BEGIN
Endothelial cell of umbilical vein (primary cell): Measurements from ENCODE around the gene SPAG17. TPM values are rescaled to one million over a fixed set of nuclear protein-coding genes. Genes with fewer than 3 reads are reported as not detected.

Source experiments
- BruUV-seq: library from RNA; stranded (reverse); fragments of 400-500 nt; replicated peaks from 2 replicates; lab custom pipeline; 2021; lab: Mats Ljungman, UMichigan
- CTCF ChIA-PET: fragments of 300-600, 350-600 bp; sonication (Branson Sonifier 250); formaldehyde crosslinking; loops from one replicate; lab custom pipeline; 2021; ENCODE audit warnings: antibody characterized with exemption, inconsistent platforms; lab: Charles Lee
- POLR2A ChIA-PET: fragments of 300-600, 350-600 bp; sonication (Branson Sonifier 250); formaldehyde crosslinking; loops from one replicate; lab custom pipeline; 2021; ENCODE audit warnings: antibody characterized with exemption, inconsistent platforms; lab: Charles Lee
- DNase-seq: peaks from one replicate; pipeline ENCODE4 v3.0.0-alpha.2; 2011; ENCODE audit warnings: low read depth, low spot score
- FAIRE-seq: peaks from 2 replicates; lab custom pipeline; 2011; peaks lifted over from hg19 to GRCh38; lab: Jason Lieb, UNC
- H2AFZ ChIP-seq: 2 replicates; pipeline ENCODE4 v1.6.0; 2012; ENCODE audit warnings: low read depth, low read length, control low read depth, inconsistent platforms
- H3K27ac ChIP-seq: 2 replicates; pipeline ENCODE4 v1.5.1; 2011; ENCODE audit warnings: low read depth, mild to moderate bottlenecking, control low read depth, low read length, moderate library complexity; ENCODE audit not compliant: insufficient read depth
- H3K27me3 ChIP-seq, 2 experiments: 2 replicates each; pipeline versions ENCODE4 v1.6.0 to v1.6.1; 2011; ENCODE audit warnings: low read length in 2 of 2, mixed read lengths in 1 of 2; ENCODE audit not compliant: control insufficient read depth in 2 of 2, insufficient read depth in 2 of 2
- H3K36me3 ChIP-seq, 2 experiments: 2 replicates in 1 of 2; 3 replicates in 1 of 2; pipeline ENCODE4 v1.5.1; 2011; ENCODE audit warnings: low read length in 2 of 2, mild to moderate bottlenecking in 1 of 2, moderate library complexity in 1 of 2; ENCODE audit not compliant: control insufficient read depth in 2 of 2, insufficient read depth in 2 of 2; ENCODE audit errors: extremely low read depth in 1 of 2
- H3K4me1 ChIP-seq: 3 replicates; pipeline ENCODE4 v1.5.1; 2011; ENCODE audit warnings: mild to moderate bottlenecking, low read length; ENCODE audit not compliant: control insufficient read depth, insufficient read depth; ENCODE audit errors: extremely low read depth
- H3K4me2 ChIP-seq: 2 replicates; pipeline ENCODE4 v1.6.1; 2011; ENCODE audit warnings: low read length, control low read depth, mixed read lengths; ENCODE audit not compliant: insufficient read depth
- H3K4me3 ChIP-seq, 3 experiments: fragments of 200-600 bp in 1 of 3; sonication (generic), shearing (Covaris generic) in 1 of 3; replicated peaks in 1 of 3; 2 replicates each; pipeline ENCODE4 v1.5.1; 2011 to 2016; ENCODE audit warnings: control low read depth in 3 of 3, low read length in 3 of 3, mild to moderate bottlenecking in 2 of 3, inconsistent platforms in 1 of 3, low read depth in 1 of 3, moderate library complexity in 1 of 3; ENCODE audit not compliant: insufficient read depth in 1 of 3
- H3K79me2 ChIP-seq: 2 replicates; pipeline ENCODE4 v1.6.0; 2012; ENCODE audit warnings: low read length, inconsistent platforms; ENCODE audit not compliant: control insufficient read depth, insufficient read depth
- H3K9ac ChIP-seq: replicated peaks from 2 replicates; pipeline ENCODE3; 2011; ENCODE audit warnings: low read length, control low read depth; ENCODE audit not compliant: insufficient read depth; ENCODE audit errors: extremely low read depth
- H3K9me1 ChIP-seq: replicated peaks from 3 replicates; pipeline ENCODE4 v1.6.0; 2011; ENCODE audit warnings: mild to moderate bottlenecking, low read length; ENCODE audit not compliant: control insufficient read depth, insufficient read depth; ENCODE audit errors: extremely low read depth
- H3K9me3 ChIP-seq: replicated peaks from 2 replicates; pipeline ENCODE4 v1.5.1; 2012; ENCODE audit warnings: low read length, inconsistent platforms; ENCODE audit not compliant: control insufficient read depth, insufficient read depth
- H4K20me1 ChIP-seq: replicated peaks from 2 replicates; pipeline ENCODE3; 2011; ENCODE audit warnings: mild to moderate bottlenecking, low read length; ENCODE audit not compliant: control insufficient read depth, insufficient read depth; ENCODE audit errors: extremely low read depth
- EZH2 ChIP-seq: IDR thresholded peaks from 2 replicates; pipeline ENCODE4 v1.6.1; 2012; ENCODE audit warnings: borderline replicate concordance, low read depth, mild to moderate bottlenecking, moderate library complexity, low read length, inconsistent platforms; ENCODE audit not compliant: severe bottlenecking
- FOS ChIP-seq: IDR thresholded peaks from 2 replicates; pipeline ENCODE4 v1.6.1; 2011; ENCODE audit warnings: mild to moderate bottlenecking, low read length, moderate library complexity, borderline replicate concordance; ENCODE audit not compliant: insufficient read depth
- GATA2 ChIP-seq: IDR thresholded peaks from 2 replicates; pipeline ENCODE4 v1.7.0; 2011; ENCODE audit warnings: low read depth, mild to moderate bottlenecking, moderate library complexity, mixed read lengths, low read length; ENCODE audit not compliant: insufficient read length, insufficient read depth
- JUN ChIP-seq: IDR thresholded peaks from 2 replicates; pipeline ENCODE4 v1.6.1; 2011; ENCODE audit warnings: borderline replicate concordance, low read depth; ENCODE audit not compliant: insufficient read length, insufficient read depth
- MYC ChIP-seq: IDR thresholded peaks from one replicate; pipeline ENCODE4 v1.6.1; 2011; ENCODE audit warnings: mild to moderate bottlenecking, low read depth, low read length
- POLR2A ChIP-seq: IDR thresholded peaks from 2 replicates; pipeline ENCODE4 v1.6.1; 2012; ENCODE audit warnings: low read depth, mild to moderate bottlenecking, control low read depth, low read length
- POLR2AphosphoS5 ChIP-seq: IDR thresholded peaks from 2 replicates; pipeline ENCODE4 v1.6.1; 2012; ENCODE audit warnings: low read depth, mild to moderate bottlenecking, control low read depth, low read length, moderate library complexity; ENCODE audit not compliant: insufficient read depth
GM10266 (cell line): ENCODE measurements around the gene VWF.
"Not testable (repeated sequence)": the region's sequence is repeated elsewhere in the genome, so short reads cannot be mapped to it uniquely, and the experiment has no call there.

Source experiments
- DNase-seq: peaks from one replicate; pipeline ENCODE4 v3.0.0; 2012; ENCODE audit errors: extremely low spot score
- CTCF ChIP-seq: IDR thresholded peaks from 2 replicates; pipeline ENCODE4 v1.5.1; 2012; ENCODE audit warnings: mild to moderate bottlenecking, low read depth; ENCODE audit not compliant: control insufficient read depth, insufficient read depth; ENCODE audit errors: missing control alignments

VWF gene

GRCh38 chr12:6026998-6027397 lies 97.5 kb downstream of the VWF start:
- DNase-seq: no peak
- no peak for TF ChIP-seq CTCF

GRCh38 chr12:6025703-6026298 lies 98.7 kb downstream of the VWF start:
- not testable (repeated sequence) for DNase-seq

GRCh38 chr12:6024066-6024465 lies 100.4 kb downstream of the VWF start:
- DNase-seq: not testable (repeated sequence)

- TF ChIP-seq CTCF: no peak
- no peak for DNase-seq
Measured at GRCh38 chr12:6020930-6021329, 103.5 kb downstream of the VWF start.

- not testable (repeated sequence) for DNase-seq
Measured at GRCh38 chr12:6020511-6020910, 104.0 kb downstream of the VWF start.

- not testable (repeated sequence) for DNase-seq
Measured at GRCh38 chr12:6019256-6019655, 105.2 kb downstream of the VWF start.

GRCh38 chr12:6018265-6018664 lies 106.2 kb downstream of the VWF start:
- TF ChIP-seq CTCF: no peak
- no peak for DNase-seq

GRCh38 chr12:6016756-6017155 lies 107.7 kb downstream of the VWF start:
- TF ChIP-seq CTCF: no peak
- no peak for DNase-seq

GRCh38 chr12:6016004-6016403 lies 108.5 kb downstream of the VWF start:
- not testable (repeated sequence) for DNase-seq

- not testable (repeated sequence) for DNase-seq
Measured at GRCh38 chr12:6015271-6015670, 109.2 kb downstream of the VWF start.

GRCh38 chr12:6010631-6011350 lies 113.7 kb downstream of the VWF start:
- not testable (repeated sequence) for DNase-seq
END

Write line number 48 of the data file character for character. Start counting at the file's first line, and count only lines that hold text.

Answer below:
- TF ChIP-seq CTCF: no peak